GAA Football

Galbally's return to senior football placed on hold

Galbally celebrate with the Tyrone IFC trophy after defeating Pomeroy in last year's final at Healy Park, Omagh.
Francis Mooney

A FEW short weeks ago Galbally’s sprawling complex was buzzing with activity, excitement, and anticipation as the club made ready for a return to senior football.

A Tyrone League and Championship double and an appearance in the Ulster Club IFC final last year confirmed the expectation that an emerging group of talented youngsters would blossom as one.

The Pearse's were ready. The players were united by a bond and an inner belief that they could dine at the top table in one of gaelic football’s most fiercely competitive places.

First they were due to make the short trip to Carrickmore for the Division One opener, and then Pearse Park was to witness the return of top flight football with the visit of Derrylaughan.

But the gates are padlocked, a deathly silence has descended upon a sporting facility a social hub, the beating heart of a tightly knit community.

John Moylan was persuaded to extend his term as senior team manager after presiding over last season’s success.

However, victories on the football field seem a long way off as the battle continues to beat the silent killer that is Covid-19.

“We were ready to go, and we were looking forward to getting started,” said Moylan.

“It’s very disappointing. You want to be out playing football, it’s what we do and we love doing it.They’re young lads, they love football.

“Last year was a great year, training was very enjoyable, lads loved coming to training.

“They were raring to go, and we were looking forward to measuring ourselves against the best teams.

“We wanted to see if we were really set up for Division One, to go up and compete with the top teams, it would have been a great measuring stick.”

A pre-season training programme was gathering pace when the GAA announced a halt to all activities on March 12 in an effort to control the spread of the virus.

“We had a long year and we didn’t start back straight away. We gave them six weeks off and we got back doing a bit of gym work to start with.

“We had just got on to the pitches in February, as much as we could, for the bad weather was holding us up a bit,” said the Cork native.

With the League already a major casualty of an unprecedented health emergency, a Senior Championship clash with holders Trillick is also shrouded in uncertainty.

Like all other sports worldwide, the GAA’s calendar will have to be torn up and redrawn in an unrecognisable shape at some point during an eventual return to normality.

“No-one has an idea what’s coming down the line. But the thing about it is that everybody is in the same boat.

“We can’t say that we weren’t ready, or Trillick can’t say that they weren’t ready, we’re all in exactly the same position.

“Whenever it does happen, and if it does, and please God it does, we’ll go out and we’ll take it on, and we’ll all have the same preparation as everyone else.”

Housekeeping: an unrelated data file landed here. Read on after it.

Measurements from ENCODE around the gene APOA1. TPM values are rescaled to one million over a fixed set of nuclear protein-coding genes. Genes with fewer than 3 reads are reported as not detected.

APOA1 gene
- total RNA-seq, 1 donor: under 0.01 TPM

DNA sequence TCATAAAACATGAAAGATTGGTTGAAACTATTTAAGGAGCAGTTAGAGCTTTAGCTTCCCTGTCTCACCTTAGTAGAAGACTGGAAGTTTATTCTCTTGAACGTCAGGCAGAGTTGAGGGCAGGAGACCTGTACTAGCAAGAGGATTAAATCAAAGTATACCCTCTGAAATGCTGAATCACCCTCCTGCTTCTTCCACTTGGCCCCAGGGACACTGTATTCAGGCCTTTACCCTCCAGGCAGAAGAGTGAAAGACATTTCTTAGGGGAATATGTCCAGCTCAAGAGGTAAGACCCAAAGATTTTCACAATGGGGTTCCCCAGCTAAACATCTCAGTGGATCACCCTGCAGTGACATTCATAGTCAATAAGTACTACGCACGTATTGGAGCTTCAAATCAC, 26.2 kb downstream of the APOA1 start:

Galbally and Tyrone star Liam Rafferty has been impacted on two fronts, his promising inter-county career placed on hold alongside his stalled involvement with the club.

Rafferty has been one of the stand-out Red Hand performers this season, starring in a National Football League campaign that remains unfinished, with five of the seven rounds played.

“Liam had found fantastic form. I would say in the National League so far, he has been one of Tyrone’s star players this year,” said Moylan.

“I was really looking forward to seeing what he could produce in the Galbally jersey. But no doubt he’ll get his chance yet.”

But football is unimportant at this time of grave crisis, and the people of Galbally have responded to the leadership shown by the GAA and to the needs of the community.

“When we’re going through a crisis like this, football is put into perspective, and you find it’s not the be-all and end-all.

“You find out what the GAA is all about. The GAA has been a leader down through the years, and it was one of the first organisations to stand up and to take directive from government and maybe even go ahead of them.”

And the Pearses club is at the centre of a huge community effort to provide all the help and support its people require.

“The Galbally club here has been terrific in what they have put in place for people, in termsof helping people out,” Moylan added.

“The Galbally club committee have been excellent in terms of their communication, in terms of looking after the vulnerable in the community, providing food, providing services, providing coal for people.

“But everyone plays their part by adhering to the guidelines by social distancing, by providing skills for children to do.

“Videos have been put up by players day in and day out encouraging them to do the right thing.

“The senior footballers are raising money to give to the NHS, and things like that keep people’s heads in the right space.

“The joint captains Sean Murphy and Enda McGarrity have followed suit with me in advising everyone to do the right thing, in social distancing, to not leave the house if they don’t have to, and if they have to, to stay two metres apart.

“I think Galbally people are doing that, the place is very, very quiet. When something like this happens, the Galbally people won’t be found wanting.”


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GAA Football